The following morning, Claire broke from her routine of preparing for work in silence, turning her television to the local Spanish language station. She had studied the language for a couple of years in high school, retaining little other than the words to “Jingle Bells” (Navidad, Navidad, hoy es Navidad). This would be a test of the talent she had mirculously gained yesterday.
“Good morning.” The news anchor’s face turned suddenly serious. “Hundreds of citizens gathered outside city hall last night to protest the proposed civic budget — ”
It was all the proof she needed, but as she turned from the television Claire left it on, her understanding of the language being spoken reinforcing her confidence in the decision she had reached while lying in bed the previous evening.
For the first time she could recall, Claire looked forward to her bus ride that morning. She made eye contact with the elderly Asian man as she passed (he looked away quickly as she smiled, as if snakes had grown from her hair), and took her seat behind two forty-ish women wearing babushkas. They sat in stern-faced silence for several minutes, Claire sensing her opportunity for further testing her skill was passing. But then the woman on the right asked for the time, and her companion pulled on her sleeve to look at her watch.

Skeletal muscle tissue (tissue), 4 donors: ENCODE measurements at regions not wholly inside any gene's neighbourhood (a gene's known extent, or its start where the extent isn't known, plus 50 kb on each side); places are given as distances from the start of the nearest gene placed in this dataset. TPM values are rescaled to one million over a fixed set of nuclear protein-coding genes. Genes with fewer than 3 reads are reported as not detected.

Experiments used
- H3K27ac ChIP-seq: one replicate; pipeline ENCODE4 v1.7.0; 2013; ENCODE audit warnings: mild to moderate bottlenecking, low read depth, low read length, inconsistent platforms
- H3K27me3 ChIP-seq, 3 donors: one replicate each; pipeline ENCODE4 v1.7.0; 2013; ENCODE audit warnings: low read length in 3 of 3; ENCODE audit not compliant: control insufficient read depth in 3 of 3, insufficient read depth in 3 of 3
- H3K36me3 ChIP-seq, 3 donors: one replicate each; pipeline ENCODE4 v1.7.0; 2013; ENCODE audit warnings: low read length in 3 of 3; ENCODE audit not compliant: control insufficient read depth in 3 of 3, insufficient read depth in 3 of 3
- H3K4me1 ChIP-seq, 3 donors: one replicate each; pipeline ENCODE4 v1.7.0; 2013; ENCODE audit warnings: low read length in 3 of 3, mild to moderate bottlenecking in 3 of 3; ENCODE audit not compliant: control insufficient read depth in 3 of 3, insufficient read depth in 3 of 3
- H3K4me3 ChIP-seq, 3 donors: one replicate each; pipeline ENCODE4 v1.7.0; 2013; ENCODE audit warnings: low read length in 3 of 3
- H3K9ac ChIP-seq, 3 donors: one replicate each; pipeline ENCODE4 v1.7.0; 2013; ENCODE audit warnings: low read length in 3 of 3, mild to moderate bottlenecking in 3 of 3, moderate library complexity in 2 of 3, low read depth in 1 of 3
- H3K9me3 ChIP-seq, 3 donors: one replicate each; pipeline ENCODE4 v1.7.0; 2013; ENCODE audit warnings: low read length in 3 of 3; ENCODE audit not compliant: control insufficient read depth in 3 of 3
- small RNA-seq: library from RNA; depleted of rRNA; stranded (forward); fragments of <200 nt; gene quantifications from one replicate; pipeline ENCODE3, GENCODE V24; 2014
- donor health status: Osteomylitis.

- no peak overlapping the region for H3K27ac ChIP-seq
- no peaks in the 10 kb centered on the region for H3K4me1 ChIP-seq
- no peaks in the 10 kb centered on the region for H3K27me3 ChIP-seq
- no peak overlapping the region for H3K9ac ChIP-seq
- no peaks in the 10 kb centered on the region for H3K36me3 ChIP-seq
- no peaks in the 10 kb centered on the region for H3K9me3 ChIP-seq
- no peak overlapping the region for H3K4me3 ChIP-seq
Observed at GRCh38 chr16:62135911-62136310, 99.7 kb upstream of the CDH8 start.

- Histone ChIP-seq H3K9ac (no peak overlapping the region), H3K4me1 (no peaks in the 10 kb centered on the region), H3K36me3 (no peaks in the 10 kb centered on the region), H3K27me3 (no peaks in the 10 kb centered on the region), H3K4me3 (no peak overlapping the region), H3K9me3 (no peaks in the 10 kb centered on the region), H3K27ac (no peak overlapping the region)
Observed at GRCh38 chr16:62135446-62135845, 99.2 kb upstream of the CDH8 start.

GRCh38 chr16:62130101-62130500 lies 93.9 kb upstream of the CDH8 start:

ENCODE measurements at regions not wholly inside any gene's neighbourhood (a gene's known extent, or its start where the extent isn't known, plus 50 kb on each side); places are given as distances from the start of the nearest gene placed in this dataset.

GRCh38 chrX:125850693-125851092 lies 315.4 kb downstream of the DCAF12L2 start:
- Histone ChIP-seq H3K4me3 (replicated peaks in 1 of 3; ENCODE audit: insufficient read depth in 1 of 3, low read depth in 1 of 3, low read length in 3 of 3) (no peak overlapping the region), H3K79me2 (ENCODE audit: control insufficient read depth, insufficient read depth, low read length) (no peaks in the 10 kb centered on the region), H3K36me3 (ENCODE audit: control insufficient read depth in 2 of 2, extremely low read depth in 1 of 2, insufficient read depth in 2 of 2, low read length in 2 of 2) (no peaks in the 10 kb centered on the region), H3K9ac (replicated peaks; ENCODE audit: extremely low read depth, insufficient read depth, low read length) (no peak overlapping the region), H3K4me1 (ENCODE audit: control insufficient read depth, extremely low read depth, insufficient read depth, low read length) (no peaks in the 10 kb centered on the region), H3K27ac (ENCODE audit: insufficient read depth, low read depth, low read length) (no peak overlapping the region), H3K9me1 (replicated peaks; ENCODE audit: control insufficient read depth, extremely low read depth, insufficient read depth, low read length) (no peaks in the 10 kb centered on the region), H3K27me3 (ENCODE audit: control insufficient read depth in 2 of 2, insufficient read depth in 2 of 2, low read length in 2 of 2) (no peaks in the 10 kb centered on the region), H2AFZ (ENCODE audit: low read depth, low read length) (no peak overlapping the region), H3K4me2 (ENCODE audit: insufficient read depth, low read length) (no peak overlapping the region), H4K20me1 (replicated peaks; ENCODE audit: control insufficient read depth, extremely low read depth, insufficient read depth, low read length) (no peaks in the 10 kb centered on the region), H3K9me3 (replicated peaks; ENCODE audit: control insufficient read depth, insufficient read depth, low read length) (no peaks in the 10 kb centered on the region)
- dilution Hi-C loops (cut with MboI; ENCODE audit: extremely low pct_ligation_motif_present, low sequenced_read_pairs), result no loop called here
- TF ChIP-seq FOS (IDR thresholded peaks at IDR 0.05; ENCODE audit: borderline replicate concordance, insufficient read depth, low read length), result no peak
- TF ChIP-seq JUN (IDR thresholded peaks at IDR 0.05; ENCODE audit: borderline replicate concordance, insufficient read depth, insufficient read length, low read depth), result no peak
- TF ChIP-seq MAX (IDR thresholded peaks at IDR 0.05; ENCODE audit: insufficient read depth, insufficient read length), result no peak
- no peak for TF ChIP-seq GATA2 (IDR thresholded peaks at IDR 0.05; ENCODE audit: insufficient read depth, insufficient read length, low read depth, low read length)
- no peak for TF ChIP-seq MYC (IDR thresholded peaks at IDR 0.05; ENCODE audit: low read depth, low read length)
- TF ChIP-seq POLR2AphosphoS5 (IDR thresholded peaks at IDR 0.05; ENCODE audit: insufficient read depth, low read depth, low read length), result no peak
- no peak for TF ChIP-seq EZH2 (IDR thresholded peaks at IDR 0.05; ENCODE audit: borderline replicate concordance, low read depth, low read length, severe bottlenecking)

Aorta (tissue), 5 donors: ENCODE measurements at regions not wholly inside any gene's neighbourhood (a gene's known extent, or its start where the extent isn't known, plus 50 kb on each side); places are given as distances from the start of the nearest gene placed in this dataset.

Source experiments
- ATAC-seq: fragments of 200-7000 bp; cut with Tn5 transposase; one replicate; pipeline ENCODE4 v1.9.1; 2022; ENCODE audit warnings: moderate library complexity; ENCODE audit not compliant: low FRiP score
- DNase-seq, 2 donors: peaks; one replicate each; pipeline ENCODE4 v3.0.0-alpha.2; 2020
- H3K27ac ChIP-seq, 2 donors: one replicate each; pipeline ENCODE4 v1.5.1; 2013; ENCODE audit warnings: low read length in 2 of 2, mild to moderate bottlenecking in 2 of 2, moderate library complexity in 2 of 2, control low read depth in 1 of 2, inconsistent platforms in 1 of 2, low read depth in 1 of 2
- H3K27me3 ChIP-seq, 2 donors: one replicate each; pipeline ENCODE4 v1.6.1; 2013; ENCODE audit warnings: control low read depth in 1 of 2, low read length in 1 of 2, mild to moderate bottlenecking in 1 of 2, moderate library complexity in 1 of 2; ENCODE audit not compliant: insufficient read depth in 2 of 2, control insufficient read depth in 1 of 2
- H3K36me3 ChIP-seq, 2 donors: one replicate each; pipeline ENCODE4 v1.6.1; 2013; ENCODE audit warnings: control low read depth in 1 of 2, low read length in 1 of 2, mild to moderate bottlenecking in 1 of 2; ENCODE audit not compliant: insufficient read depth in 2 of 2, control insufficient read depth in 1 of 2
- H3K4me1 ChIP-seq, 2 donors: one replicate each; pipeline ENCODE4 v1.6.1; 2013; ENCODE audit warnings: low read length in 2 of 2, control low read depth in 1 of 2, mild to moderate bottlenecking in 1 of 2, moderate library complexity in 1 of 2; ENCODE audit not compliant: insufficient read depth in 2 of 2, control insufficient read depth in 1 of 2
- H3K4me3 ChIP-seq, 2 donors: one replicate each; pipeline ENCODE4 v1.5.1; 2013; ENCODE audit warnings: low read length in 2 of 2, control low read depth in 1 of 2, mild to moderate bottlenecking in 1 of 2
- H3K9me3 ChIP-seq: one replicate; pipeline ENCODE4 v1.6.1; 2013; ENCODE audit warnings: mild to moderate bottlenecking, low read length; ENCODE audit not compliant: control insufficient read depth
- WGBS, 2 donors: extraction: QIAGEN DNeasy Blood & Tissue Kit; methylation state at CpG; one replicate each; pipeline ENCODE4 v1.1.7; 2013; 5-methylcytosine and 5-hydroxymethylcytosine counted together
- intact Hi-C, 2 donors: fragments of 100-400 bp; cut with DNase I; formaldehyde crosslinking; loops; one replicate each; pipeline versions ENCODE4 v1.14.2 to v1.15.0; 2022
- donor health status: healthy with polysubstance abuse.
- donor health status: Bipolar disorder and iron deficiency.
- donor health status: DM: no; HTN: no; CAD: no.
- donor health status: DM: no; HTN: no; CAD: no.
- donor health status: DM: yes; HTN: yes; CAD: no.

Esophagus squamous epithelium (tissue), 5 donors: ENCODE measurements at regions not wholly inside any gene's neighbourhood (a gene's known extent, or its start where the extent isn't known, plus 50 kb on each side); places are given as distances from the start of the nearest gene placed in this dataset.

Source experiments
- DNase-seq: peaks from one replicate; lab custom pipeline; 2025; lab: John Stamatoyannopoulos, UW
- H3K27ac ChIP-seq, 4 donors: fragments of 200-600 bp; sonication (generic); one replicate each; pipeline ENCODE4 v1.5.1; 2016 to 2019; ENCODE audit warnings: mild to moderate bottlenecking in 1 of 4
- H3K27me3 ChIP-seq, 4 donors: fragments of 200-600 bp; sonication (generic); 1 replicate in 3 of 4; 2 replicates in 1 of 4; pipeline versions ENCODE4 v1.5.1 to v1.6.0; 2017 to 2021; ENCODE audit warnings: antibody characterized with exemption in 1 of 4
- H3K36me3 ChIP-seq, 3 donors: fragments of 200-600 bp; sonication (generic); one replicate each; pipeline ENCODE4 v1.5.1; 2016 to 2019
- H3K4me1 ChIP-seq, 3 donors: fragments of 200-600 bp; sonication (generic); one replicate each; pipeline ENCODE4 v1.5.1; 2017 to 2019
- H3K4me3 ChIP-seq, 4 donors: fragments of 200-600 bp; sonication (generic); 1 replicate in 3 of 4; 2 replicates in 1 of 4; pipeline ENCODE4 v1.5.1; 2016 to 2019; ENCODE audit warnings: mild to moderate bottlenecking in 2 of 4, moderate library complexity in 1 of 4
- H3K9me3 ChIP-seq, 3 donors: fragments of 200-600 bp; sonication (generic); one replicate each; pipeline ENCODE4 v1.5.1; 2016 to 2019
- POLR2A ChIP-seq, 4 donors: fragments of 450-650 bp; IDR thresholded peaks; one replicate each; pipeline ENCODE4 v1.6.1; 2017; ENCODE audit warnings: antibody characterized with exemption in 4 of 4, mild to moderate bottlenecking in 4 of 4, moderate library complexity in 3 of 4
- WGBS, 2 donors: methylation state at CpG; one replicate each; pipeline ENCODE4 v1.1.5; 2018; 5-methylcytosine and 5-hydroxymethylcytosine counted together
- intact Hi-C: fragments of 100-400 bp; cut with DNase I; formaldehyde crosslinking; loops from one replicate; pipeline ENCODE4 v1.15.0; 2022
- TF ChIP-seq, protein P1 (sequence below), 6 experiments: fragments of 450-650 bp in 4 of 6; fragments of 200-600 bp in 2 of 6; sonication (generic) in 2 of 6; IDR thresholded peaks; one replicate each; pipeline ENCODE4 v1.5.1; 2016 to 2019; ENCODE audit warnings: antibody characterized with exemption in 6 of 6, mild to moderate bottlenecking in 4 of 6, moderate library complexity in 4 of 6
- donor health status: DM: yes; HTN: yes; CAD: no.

“Eight forty-seven.” The bus brakes hissed to another stop. “It only seems like we’ve been on this damn bus for an hour.”
She gave the time in English, but then she spoke in — whatever. Claire was certain, and delighted at the discovery of this new twist in her talent.
Minutes later, she arrived at her stop, and made her way quickly to her office. Or rather, her boss’ office. He was sitting at his desk, reading a report, and looked up pleasantly when Claire stepped into his doorway. She asked if she could come in, and he waved her in.
She reached into her soft briefcase, pulled out the single sheet of paper she had printed in her apartment the evening before, and extended it towards her boss.